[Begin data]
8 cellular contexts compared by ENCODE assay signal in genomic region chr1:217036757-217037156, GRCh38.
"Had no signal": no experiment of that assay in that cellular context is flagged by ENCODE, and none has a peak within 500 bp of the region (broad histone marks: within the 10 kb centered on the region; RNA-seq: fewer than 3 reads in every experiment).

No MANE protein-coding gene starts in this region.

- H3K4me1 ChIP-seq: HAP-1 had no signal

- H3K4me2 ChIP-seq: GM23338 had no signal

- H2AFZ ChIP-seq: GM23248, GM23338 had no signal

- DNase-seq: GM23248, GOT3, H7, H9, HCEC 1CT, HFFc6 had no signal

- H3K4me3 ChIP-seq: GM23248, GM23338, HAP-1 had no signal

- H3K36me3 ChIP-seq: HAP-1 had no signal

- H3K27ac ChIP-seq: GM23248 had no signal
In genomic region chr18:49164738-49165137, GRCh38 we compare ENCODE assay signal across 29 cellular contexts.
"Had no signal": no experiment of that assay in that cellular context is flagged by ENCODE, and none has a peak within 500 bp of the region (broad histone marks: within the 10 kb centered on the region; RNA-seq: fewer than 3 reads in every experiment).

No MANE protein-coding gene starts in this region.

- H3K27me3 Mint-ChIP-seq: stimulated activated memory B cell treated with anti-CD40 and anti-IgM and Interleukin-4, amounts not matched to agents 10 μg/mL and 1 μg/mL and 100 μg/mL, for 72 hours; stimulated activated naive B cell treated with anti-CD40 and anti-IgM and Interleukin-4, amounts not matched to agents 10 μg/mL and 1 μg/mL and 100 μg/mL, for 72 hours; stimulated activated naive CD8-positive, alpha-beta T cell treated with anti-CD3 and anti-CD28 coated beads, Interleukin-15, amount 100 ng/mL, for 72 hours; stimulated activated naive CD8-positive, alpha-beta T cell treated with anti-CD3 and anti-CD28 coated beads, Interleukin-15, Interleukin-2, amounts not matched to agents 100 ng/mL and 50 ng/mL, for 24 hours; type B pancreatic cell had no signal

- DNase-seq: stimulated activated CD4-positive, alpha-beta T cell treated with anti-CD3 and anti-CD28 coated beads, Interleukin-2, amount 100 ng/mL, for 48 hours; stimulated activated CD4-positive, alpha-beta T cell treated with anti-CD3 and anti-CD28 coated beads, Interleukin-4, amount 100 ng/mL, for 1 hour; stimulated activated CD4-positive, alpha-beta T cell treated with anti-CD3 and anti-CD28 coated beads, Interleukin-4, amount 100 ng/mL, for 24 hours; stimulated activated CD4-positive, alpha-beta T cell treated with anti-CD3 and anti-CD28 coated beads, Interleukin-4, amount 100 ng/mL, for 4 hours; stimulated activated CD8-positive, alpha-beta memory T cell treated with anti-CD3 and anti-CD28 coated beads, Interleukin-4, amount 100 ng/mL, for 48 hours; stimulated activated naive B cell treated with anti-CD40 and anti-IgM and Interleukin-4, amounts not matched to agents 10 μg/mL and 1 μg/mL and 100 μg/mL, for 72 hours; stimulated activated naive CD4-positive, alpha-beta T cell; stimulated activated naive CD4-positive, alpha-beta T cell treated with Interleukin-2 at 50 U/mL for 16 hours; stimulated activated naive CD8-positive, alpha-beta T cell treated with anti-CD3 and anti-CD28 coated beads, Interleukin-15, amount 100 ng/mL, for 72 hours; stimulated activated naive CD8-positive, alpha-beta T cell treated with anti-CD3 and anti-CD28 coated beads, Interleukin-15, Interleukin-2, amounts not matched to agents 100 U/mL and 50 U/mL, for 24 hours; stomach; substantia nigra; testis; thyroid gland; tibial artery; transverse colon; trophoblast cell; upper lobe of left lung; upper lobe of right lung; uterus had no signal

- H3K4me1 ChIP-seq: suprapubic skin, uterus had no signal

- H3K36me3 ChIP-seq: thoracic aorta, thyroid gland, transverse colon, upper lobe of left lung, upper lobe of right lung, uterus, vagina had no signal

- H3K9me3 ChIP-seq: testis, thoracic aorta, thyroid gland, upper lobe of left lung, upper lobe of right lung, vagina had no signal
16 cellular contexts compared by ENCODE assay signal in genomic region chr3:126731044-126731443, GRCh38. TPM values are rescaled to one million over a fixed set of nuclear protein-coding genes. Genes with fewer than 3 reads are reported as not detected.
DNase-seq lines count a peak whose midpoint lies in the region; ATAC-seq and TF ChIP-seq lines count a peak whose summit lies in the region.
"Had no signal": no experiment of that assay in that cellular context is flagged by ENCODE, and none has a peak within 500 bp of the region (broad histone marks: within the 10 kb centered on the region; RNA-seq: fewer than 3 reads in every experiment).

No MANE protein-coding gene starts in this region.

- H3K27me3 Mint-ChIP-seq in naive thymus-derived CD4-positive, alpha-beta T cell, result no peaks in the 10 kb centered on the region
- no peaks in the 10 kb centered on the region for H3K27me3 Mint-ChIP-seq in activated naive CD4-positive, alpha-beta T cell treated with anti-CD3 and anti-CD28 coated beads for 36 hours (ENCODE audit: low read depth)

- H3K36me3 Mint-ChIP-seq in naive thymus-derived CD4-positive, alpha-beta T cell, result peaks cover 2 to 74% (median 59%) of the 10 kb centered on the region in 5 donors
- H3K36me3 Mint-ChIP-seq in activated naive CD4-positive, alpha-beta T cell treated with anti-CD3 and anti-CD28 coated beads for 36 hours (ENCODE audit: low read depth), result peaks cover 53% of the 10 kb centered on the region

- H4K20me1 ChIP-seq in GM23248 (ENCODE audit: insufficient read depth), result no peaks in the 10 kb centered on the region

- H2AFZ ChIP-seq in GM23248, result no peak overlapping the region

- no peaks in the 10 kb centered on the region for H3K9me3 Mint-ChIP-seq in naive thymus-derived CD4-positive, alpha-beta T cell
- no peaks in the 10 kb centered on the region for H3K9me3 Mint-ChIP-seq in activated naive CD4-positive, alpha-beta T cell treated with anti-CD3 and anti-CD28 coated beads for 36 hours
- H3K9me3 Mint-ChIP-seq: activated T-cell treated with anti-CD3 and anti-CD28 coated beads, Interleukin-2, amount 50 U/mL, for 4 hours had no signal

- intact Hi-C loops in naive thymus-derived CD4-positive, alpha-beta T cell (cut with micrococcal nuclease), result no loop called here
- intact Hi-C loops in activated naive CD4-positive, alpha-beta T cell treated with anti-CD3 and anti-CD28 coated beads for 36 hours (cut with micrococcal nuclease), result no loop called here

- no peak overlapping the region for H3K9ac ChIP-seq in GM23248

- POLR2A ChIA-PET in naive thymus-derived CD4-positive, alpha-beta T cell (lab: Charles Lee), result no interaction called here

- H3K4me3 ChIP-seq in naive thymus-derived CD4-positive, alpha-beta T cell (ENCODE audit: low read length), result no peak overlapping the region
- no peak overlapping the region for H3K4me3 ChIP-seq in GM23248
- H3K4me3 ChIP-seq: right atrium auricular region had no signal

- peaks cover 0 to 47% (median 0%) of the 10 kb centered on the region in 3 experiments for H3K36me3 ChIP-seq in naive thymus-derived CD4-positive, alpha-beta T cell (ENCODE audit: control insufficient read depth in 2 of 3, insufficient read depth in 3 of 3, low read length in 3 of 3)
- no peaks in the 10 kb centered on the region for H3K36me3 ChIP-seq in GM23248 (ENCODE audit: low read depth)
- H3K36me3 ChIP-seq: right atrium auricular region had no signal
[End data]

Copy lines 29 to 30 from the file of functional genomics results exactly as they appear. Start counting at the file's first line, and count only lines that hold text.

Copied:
- no peaks in the 10 kb centered on the region for H3K9me3 Mint-ChIP-seq in naive thymus-derived CD4-positive, alpha-beta T cell
- no peaks in the 10 kb centered on the region for H3K9me3 Mint-ChIP-seq in activated naive CD4-positive, alpha-beta T cell treated with anti-CD3 and anti-CD28 coated beads for 36 hours